Independent 527 committees, named for the section of the federal tax code under which they operate, were barred from coordinating with Bush's re-election campaign, but they now are free to work in lockstep with the White House in promoting issues such as Social Security change. Progress for America spent more than $35 million on its campaign for Bush's re-election, with donors such as the mortgage company Ameriquest giving $5 million and Amway donating $4 million. CoMPASS is a newer group financed by the Business Roundtable, U.S. Chamber of Commerce, National Association of Wholesaler-Distributors and others to support Bush's Social Security moves. It has a reported budget of about $20 million.

An internal Republican National Committee memo shows that during a recent congressional recess, when lawmakers returned home to test public sentiment on Bush's Social Security plans, the committee booked staff and "surrogates"--local speakers lined up to speak on the president's behalf--for national television interviews while party staffers participated in nearly 50 local and national radio interviews.

At the same time, the memo shows, Progress for America's troops made 7,098 contacts with constituents in targeted districts, participated in 38 radio shows, hired public relations professionals in 20 states with plans to expand to 25, and "generated" 18 published letters to the editor on Social Security.

CoMPASS forces made more than 250,000 telephone contacts in 11 targeted districts, the memo details, participated in 41 interviews with local media, placed 200 calls to talk radio shows, "mobilized" 3,100 advocates to attend town hall meetings with members of Congress, "drove attendance" at 50 town-hall meetings and placed opinion pieces in the newspapers of 10 "local markets."

"Social Security is a great American institution, but it was designed for a different--and distant--era," says the opinion piece signed by CoMPASS Executive Director Derrick Max. It ran in Florida's St. Augustine Record, New Jersey's Bergen County Record, Minnesota's Duluth News Tribune and central Utah's Daily Herald from Feb. 17 through 24.

"The story for most Americans, it's not about the national press," Max explained in an interview. "It's what they read in their local paper. It's not Dan Rather. It's Jim and Joe at 5."

The group placed an opinion piece supporting Bush's plan by J.C. Watts Jr., former congressman from Oklahoma and one-time star college football quarterback, in the Manchester, N.H., Union Leader.

"When I played football for the University of Oklahoma, our coaches always told us the same thing before big games: Let's leave it all out on the field," Watts wrote. "Watching the Social Security reform debate unfold, I have been reminded of my coaches' wisdom."

`Covert propaganda'

Democrats have strongly criticized the Republican tactics.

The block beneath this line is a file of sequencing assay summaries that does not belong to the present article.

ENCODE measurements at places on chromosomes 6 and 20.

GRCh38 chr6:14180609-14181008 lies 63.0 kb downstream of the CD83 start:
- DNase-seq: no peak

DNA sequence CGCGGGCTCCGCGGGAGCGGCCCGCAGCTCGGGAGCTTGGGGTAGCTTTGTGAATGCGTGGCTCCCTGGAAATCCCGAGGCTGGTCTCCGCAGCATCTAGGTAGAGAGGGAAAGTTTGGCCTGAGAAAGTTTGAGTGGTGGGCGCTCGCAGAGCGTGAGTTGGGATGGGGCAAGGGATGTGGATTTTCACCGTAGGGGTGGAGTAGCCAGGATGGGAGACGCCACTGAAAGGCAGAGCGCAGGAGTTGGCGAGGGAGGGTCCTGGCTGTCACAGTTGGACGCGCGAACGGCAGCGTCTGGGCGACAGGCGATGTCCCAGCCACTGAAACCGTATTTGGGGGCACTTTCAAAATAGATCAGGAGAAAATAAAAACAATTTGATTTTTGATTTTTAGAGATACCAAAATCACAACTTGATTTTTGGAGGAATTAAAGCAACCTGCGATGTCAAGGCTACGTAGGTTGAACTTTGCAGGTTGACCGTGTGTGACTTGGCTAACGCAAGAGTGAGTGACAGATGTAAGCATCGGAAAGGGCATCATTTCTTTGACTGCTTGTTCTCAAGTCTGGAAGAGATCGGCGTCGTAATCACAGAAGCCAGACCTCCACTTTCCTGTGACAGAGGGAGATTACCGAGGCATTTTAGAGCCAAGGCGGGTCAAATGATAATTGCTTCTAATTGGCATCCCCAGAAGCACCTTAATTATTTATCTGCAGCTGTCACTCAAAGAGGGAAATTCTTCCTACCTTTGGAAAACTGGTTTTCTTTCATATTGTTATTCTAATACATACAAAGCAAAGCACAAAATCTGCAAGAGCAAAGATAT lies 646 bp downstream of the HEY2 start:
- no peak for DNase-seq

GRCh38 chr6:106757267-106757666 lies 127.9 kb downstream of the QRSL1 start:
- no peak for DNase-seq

"We are seeing a steady stream of covert propaganda being churned out by the Bush administration," said Sen. Frank Lautenberg (news, bio, voting record) (D-N.J.), who is seeking investigations of the administration's media techniques.. "You would think they would pull back their efforts, but they are moving ahead with outrageous propaganda tactics on Social Security."

As they take Bush's program to the field, supporters are savoring their freedom from the campaign restrictions on coordination between the White House and private groups.

Asked about his relations with the RNC and White House, CoMPASS's Max said, "There are no rules against coordination. It's not an election season. It's pure issue advocacy. We can coordinate with anyone we want."

The White House unit working with CoMPASS and other groups is the Office of Public Liaison, which is under the supervision of Rove, Bush's longtime chief political adviser. The White House says Rove isn't directing the campaign so much as relying on the work of supporters.

"It's more a true coalition versus what some might see as a top-down approach," said White House spokesman Trent Duffy. " . . . It's up to the leaders of the individual groups to decide what activities they wish to engage in."

The RNC's efforts are considerable.

Another recent internal party memo details coordinated events surrounding visits of "POTUS"--president of the United States--to congressional districts. In Indiana and New Jersey, this included "driving supporters to POTUS events with signs."

In New York, Pennsylvania, Arizona and Nevada, it meant distributing information countering Democratic Party attacks on the president's plan and using Hispanic surrogates to conduct Spanish-language radio interviews.

"It certainly is sophisticated," Mehlman said. "Certainly the level of interest by the party working with the White House and working with folks on the outside is the highest I can remember."